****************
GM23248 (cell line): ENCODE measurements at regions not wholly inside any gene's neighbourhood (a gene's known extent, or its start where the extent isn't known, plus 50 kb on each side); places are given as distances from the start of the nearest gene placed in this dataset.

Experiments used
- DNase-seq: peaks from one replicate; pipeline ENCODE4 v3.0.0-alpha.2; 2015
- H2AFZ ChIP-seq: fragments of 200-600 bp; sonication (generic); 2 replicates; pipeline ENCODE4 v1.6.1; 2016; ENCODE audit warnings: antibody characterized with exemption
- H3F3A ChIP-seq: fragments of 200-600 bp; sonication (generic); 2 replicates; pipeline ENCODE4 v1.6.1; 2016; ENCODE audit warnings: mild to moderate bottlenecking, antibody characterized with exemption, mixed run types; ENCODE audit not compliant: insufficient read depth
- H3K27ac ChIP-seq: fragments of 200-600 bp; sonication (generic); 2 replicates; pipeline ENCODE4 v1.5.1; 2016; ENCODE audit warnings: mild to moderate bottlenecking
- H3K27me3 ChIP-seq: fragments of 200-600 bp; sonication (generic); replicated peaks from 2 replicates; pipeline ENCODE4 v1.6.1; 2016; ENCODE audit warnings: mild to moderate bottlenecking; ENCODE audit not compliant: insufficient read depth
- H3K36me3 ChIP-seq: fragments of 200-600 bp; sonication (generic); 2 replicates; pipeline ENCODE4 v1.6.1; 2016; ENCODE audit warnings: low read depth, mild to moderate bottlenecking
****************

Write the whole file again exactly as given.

GM23248 (cell line): ENCODE measurements at regions not wholly inside any gene's neighbourhood (a gene's known extent, or its start where the extent isn't known, plus 50 kb on each side); places are given as distances from the start of the nearest gene placed in this dataset.

Experiments used
- DNase-seq: peaks from one replicate; pipeline ENCODE4 v3.0.0-alpha.2; 2015
- H2AFZ ChIP-seq: fragments of 200-600 bp; sonication (generic); 2 replicates; pipeline ENCODE4 v1.6.1; 2016; ENCODE audit warnings: antibody characterized with exemption
- H3F3A ChIP-seq: fragments of 200-600 bp; sonication (generic); 2 replicates; pipeline ENCODE4 v1.6.1; 2016; ENCODE audit warnings: mild to moderate bottlenecking, antibody characterized with exemption, mixed run types; ENCODE audit not compliant: insufficient read depth
- H3K27ac ChIP-seq: fragments of 200-600 bp; sonication (generic); 2 replicates; pipeline ENCODE4 v1.5.1; 2016; ENCODE audit warnings: mild to moderate bottlenecking
- H3K27me3 ChIP-seq: fragments of 200-600 bp; sonication (generic); replicated peaks from 2 replicates; pipeline ENCODE4 v1.6.1; 2016; ENCODE audit warnings: mild to moderate bottlenecking; ENCODE audit not compliant: insufficient read depth
- H3K36me3 ChIP-seq: fragments of 200-600 bp; sonication (generic); 2 replicates; pipeline ENCODE4 v1.6.1; 2016; ENCODE audit warnings: low read depth, mild to moderate bottlenecking